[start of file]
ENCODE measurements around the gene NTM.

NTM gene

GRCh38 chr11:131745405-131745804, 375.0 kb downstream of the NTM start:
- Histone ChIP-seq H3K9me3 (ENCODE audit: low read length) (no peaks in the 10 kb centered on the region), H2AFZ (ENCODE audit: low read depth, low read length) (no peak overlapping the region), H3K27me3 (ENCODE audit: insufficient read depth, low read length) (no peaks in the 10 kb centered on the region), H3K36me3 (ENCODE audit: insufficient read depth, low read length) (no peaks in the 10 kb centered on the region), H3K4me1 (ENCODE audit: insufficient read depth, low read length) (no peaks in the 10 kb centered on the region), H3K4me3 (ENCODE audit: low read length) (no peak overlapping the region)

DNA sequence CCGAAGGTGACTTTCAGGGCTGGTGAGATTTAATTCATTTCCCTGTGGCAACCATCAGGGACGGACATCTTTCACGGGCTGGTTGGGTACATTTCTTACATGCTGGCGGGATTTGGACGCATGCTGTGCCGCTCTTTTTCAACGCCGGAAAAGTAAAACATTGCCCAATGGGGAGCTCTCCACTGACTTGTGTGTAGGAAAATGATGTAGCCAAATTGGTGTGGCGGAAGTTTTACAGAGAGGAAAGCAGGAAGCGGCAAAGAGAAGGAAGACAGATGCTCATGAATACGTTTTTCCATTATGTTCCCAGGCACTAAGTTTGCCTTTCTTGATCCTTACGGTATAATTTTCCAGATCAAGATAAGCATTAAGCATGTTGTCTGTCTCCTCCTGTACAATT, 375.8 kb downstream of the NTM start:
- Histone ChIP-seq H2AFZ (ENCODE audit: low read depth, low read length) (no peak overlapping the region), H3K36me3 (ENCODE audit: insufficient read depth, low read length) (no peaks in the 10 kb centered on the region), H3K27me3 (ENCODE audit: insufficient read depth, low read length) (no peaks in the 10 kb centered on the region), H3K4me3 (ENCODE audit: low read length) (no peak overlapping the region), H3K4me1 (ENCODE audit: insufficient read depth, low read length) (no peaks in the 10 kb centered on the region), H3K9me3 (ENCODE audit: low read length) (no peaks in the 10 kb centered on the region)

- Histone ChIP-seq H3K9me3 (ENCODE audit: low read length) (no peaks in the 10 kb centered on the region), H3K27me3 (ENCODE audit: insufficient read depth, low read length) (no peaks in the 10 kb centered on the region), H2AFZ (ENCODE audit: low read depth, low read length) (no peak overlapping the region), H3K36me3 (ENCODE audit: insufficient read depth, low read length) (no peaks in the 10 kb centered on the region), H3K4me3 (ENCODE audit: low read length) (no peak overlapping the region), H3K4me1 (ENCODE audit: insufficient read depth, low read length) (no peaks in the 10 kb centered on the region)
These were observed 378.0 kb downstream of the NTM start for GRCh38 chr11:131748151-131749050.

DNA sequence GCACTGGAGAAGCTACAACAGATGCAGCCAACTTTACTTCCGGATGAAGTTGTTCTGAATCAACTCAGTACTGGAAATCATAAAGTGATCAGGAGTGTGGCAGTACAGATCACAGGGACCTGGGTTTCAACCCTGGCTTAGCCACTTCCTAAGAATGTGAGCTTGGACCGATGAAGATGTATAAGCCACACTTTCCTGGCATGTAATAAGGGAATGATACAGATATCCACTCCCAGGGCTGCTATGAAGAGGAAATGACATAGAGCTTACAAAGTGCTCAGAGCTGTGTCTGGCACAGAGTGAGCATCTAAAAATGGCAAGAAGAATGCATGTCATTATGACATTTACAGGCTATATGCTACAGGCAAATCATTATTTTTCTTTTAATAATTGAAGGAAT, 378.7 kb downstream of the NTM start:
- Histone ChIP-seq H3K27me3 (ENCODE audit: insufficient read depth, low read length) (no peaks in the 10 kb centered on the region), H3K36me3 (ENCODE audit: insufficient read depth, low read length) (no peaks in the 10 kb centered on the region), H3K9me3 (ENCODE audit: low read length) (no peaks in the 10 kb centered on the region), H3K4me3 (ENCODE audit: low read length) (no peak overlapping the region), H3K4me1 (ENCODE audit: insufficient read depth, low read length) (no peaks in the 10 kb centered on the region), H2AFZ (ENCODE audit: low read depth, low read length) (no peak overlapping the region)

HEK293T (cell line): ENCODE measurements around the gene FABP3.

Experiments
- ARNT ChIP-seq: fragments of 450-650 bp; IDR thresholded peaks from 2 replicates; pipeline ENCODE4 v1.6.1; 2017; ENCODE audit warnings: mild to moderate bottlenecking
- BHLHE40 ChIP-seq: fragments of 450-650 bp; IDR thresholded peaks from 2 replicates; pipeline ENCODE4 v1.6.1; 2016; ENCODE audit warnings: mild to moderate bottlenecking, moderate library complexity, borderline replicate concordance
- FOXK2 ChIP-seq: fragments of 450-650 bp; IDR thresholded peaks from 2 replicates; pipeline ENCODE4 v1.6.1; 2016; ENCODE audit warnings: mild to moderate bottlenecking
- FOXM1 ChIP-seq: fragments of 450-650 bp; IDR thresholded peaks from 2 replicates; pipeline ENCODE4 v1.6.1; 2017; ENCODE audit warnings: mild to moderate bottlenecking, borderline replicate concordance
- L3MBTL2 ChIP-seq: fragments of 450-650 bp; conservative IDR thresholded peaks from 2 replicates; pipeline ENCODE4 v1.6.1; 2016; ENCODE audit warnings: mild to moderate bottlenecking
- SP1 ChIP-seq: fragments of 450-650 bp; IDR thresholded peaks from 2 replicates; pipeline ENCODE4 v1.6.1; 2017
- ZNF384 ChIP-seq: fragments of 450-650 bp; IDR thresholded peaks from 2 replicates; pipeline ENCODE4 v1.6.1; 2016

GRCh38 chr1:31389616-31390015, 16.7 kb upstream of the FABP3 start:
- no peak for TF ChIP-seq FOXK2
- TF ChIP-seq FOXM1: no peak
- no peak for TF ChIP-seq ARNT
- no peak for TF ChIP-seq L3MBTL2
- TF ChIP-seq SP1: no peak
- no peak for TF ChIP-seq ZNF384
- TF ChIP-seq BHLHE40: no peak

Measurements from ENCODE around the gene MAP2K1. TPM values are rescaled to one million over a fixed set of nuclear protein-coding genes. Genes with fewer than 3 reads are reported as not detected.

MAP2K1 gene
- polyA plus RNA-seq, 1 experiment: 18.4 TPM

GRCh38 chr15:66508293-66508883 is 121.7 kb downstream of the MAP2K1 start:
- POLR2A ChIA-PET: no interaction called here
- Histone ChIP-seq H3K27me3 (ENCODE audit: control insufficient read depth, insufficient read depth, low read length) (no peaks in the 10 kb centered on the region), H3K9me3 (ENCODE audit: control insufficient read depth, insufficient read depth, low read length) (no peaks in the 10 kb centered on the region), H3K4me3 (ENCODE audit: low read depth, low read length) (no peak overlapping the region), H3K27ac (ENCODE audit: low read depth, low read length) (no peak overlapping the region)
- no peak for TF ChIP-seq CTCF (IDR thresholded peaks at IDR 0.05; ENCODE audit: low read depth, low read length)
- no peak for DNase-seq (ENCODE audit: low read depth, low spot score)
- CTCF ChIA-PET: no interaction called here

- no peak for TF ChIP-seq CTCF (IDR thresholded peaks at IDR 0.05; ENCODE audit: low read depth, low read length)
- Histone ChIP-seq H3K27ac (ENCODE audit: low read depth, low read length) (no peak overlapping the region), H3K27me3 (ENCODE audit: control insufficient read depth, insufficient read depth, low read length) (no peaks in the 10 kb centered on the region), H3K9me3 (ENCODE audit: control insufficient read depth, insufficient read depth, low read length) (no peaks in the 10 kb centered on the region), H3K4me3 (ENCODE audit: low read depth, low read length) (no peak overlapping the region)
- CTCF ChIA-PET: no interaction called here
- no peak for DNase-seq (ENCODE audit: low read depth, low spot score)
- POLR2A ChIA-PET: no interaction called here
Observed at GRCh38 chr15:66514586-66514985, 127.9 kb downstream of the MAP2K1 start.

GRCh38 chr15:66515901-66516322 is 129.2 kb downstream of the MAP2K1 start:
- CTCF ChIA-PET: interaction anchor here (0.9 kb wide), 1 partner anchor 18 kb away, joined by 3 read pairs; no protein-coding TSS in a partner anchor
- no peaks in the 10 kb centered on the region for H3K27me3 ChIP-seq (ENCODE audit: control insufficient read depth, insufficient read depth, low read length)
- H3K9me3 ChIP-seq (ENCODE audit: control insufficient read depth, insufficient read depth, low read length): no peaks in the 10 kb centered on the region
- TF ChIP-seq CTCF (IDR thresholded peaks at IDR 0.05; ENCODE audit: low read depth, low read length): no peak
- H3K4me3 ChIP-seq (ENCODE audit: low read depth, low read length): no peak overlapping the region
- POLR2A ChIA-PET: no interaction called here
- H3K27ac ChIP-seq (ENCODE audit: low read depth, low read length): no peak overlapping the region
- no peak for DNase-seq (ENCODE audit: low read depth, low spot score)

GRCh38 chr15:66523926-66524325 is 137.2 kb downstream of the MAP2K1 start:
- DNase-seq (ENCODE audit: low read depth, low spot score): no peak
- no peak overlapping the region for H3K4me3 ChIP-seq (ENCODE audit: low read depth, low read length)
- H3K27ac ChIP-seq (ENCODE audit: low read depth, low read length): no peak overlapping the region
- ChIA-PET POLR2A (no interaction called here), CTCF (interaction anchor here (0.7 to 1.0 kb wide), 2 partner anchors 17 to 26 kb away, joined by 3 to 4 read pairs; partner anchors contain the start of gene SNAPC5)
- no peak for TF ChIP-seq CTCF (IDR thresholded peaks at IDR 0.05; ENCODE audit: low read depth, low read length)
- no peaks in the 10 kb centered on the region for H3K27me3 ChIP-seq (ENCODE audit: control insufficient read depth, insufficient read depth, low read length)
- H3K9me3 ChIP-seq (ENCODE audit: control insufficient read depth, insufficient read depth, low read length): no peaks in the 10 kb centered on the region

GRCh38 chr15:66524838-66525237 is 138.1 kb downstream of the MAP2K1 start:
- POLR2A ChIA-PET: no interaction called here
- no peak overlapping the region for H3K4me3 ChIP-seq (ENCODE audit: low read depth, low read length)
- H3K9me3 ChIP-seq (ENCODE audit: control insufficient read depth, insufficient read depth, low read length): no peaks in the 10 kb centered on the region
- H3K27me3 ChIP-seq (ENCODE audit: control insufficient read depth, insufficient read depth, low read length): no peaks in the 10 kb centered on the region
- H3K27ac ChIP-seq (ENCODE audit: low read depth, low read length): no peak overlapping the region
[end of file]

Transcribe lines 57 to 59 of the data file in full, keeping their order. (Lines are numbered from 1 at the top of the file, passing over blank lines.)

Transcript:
- no peak for TF ChIP-seq CTCF (IDR thresholded peaks at IDR 0.05; ENCODE audit: low read depth, low read length)
- no peaks in the 10 kb centered on the region for H3K27me3 ChIP-seq (ENCODE audit: control insufficient read depth, insufficient read depth, low read length)
- H3K9me3 ChIP-seq (ENCODE audit: control insufficient read depth, insufficient read depth, low read length): no peaks in the 10 kb centered on the region